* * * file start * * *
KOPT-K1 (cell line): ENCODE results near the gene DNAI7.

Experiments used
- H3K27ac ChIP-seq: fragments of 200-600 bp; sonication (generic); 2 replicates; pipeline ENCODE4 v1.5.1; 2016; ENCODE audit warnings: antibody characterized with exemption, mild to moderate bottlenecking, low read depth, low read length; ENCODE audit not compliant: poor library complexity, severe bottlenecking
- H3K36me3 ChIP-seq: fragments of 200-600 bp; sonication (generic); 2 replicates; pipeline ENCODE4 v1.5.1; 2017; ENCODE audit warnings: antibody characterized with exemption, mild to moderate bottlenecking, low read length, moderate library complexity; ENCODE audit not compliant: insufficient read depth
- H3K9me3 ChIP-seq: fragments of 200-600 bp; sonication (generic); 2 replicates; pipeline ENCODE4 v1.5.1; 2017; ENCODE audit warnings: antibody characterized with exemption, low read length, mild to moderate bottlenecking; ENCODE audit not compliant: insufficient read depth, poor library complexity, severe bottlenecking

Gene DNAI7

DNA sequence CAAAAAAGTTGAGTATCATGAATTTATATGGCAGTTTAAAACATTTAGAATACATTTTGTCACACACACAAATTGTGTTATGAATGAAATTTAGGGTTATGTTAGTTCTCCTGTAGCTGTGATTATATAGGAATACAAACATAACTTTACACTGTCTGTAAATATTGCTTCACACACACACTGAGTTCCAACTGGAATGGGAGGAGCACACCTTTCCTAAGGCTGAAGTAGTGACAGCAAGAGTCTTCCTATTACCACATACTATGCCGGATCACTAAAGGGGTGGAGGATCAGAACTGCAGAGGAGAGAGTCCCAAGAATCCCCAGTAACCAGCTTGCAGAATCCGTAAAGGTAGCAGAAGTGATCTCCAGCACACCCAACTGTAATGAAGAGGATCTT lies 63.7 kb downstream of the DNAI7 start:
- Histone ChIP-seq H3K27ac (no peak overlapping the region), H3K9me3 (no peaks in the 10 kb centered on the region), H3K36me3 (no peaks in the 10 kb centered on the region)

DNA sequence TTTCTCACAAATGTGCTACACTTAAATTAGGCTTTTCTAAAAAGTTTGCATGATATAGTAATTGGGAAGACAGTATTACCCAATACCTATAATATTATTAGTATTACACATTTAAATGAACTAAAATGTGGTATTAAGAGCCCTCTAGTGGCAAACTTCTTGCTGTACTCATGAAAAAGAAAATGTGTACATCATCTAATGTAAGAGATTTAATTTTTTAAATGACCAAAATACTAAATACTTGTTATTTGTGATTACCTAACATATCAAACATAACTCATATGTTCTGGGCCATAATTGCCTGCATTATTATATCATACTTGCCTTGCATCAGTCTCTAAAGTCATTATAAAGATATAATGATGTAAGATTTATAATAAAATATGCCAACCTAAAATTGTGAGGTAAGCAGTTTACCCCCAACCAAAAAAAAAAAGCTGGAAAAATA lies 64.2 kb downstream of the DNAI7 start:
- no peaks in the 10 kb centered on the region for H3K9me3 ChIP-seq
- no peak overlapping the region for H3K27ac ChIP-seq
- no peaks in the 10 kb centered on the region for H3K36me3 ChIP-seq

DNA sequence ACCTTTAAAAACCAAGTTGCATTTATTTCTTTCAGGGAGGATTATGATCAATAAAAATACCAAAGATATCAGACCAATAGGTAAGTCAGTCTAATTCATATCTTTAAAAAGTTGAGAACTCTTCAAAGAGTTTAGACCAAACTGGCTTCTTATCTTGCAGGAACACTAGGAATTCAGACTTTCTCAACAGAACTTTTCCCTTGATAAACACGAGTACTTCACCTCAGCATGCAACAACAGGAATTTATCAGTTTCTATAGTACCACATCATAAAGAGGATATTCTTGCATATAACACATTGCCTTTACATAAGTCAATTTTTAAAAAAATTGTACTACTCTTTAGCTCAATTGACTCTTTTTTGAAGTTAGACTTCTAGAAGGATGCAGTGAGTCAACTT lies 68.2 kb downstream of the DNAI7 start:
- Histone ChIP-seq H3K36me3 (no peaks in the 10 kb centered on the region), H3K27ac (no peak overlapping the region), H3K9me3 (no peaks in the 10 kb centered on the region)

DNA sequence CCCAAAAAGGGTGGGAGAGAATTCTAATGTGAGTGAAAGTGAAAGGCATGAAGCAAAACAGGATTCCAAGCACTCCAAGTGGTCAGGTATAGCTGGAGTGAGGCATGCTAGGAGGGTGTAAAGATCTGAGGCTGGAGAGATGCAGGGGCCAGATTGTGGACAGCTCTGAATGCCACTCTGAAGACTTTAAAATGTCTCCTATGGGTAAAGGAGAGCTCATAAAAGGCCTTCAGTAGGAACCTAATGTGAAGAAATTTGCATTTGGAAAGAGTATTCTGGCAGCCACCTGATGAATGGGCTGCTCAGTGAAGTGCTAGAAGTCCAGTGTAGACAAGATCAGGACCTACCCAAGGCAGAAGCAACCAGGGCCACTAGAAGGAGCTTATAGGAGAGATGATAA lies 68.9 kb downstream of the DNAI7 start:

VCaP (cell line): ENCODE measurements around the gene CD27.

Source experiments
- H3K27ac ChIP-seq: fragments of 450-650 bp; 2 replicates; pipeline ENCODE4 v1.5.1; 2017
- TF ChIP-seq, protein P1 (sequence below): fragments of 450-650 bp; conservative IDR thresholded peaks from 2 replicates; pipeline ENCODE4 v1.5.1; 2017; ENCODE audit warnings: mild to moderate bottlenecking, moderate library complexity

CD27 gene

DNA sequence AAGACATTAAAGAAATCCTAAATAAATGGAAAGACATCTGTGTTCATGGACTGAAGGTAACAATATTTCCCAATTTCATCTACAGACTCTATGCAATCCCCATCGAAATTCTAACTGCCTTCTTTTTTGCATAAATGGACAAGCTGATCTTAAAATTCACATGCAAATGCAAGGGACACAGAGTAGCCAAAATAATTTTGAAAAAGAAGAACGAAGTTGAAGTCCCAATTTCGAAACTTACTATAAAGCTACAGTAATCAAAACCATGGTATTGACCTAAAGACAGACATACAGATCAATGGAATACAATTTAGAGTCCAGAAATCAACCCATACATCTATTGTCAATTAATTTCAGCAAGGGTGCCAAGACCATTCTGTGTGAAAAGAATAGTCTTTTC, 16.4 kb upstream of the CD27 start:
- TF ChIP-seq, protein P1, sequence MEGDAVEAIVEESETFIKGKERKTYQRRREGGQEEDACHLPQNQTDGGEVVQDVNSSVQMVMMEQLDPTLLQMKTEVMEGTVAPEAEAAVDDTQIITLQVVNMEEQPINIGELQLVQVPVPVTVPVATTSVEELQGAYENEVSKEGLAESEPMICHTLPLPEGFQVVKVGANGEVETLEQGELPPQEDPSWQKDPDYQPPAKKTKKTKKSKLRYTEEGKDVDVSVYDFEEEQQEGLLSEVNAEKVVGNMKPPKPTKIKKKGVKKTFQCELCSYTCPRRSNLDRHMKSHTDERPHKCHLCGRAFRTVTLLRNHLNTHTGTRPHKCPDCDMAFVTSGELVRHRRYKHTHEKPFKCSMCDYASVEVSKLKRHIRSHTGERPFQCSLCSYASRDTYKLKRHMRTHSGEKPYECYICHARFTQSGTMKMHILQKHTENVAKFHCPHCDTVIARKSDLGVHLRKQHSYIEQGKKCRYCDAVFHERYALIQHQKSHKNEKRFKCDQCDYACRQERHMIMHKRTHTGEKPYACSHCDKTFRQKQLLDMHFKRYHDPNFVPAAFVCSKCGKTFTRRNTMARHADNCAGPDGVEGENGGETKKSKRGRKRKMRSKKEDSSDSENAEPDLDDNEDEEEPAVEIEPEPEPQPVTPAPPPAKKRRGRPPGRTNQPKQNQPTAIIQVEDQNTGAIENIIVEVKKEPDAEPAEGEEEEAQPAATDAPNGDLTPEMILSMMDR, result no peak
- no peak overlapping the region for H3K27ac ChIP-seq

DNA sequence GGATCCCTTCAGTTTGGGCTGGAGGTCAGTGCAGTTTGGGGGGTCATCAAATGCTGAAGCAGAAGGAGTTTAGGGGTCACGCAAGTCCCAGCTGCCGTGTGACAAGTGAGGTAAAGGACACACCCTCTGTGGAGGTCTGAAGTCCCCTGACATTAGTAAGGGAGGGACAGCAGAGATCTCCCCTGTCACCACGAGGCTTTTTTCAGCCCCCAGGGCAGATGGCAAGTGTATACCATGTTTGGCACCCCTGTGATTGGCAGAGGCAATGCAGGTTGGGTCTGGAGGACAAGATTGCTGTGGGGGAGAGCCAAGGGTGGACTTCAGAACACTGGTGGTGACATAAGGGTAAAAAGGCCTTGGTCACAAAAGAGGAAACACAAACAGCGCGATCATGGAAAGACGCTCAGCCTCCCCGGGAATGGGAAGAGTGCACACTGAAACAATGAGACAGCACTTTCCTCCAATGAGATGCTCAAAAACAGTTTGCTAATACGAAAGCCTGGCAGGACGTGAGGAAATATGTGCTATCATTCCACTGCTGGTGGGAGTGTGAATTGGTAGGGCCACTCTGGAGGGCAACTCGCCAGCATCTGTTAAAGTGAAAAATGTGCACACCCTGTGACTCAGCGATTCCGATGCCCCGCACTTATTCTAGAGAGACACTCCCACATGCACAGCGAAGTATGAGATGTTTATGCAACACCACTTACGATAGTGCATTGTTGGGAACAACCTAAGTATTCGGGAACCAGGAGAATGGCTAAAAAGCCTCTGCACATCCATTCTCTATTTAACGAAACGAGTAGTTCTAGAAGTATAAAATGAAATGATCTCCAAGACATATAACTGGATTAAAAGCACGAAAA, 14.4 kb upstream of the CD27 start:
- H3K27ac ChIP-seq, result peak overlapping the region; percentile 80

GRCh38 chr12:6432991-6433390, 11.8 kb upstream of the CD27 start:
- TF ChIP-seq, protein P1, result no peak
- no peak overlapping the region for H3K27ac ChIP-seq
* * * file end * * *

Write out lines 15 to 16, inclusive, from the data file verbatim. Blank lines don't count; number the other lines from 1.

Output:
DNA sequence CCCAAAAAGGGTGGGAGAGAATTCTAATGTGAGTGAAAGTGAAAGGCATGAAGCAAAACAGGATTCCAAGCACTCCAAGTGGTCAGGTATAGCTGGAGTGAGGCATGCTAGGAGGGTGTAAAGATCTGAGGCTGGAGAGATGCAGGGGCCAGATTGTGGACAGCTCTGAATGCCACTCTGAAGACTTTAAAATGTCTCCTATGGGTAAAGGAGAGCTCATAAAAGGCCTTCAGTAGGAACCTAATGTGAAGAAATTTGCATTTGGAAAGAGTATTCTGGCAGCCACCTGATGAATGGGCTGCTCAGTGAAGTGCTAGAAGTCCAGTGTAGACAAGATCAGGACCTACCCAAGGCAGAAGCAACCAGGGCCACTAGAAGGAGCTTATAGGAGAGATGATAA lies 68.9 kb downstream of the DNAI7 start:

VCaP (cell line): ENCODE measurements around the gene CD27.